"Some people grow tomatoes and corn. We grow compost. Our crop is soil," says Sizwe Herring, executive director of Earthmatters Tennessee, with a broad smile. On a three-acre plot donated by the state, Herring and his team of volunteers dote on organic discards like coffee grounds and leaves that "don't belong in a land fill."
The George Washington Carver Food Park in Nashville is an oasis for learning about composting and for nourishing both the earth and the community.
Mounds of leaves and decomposing vegetables provide an opportunity to build what really makes a garden grow-rich compost. But it's the working together, the community spirit, that truly pulls the project all together.
Herring's garden students include master gardeners, neighborhood kids and a city councilwoman. The rich compost they sift and mix is available to community gardeners who are starting their plots and to the public. A $20 donation is rewarded with a 5-pound bag of compost, packaged in a recycled flour bag from a local bakery.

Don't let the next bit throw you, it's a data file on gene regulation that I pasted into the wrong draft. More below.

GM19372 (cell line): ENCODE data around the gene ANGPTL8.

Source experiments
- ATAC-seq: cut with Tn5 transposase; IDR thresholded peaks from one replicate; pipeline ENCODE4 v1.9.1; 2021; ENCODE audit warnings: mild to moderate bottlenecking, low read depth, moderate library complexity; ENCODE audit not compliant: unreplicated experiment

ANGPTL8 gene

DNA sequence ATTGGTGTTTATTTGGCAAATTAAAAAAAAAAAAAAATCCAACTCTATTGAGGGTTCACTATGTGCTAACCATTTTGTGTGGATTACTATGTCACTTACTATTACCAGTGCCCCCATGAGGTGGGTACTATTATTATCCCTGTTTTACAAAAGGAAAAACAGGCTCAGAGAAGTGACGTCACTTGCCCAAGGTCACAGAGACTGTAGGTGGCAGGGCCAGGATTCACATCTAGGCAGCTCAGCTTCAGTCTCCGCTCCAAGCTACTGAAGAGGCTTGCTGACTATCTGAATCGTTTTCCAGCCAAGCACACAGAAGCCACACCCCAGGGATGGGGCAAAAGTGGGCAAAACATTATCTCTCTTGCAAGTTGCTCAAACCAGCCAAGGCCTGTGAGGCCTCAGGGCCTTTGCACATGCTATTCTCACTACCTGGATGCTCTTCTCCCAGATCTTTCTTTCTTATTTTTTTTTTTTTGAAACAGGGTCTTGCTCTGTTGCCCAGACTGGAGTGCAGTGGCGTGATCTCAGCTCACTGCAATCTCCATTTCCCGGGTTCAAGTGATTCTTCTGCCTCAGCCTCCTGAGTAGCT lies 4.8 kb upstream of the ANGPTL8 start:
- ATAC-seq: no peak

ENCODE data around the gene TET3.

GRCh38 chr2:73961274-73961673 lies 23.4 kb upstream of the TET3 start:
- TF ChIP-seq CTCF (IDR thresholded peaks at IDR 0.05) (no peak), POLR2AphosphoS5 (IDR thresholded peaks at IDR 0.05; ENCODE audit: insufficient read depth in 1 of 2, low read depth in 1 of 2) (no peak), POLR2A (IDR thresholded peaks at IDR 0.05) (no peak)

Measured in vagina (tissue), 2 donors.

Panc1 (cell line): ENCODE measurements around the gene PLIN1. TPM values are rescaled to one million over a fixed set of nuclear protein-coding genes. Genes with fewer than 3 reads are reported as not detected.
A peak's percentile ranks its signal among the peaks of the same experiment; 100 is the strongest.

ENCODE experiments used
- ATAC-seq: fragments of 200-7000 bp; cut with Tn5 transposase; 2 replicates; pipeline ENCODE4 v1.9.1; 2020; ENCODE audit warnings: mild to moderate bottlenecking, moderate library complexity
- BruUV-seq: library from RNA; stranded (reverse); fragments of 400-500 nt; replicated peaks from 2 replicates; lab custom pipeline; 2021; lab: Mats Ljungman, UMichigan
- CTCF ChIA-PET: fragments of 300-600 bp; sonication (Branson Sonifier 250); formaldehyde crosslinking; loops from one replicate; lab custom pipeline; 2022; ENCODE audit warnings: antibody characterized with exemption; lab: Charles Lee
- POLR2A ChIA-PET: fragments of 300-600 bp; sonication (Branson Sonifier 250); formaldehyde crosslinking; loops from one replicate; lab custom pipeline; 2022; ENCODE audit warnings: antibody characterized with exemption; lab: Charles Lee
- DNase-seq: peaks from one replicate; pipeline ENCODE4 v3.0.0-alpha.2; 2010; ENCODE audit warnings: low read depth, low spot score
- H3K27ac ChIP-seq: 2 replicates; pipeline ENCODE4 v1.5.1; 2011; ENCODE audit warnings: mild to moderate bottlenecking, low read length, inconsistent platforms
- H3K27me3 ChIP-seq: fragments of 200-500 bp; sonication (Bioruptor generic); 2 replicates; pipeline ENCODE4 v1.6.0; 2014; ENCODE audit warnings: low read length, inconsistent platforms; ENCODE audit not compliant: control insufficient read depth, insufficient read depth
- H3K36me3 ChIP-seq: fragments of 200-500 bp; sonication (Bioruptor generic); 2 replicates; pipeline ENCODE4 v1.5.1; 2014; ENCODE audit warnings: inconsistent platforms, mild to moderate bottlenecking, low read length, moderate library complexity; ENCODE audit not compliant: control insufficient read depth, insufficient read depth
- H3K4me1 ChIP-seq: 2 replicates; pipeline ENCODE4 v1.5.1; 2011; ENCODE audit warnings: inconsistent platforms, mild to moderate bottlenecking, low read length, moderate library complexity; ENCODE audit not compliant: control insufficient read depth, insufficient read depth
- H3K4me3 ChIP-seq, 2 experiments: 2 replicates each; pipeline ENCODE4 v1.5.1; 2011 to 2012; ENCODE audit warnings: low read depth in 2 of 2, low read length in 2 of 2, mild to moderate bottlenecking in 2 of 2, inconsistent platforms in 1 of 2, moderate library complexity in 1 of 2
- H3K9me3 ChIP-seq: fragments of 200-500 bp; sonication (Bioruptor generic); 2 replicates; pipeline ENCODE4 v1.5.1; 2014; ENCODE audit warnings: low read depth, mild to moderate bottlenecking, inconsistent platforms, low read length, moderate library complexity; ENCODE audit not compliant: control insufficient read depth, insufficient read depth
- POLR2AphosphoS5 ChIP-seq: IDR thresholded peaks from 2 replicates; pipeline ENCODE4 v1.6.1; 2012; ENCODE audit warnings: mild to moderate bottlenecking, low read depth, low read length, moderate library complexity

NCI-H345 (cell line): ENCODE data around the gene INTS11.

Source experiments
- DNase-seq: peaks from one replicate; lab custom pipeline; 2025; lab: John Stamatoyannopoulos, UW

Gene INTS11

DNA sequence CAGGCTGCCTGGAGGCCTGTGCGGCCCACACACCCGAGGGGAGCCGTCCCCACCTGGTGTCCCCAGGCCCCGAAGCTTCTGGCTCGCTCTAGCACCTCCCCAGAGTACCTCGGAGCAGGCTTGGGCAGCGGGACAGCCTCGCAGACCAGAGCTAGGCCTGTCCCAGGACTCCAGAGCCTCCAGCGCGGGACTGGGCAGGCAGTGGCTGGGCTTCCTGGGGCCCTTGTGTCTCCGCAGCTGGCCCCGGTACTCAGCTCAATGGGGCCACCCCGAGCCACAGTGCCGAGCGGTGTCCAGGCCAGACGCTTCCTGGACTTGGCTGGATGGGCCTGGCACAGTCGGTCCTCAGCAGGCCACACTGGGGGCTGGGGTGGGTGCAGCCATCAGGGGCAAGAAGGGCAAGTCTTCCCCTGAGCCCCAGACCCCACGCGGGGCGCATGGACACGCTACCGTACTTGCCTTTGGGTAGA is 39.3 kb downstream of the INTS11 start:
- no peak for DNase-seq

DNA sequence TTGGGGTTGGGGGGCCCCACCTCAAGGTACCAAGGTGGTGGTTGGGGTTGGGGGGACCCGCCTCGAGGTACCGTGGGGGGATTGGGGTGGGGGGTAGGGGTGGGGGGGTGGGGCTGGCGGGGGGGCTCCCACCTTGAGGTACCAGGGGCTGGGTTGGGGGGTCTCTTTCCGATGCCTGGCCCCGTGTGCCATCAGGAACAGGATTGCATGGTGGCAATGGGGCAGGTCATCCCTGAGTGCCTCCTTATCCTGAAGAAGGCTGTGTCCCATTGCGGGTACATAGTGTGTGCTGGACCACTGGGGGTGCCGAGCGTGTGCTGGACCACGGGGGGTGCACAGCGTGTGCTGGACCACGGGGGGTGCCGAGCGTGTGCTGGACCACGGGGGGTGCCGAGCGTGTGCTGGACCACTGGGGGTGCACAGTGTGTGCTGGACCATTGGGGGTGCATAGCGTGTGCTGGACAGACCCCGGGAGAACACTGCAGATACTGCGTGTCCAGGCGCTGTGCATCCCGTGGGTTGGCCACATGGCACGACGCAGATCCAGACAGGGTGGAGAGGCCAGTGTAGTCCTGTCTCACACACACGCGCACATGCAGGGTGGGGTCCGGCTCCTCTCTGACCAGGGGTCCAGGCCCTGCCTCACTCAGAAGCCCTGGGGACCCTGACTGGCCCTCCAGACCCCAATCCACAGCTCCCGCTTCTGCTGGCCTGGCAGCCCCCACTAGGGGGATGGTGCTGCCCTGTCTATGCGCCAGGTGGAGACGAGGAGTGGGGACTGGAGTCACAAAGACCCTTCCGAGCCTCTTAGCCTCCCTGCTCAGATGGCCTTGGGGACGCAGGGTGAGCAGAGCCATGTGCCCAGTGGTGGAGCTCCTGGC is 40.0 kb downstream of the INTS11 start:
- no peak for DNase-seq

Growing up in inner-city Detroit, Herring learned about reusing and recycling from his father. "My dad was all about turning one man's trash into his own treasure. And that's literally what I do everyday." While attending the Tuskegee Institute in Alabama in the 1980s, Herring was struck by "a green bolt of lightening" while walking in the footsteps of Dr. George Washington Carver, the noted botanist and agriculturalist of the late 19th and early 20th centuries. "I got to talk to the trees that he talked to, learn about his life intimately, and was given his divine intervention," says Herring. "That's what still moves and inspires me."
At his inspiration's namesake garden, Herring passes on his passion while working in the 30 raised vegetable and herb beds and numerous compost piles. "We've created a place where someone can say 'this is my job' and they have something to be proud of," he explains. "We all have an intimate connection with food."
By Marne Duke, a food writer in Nashville, Tenn.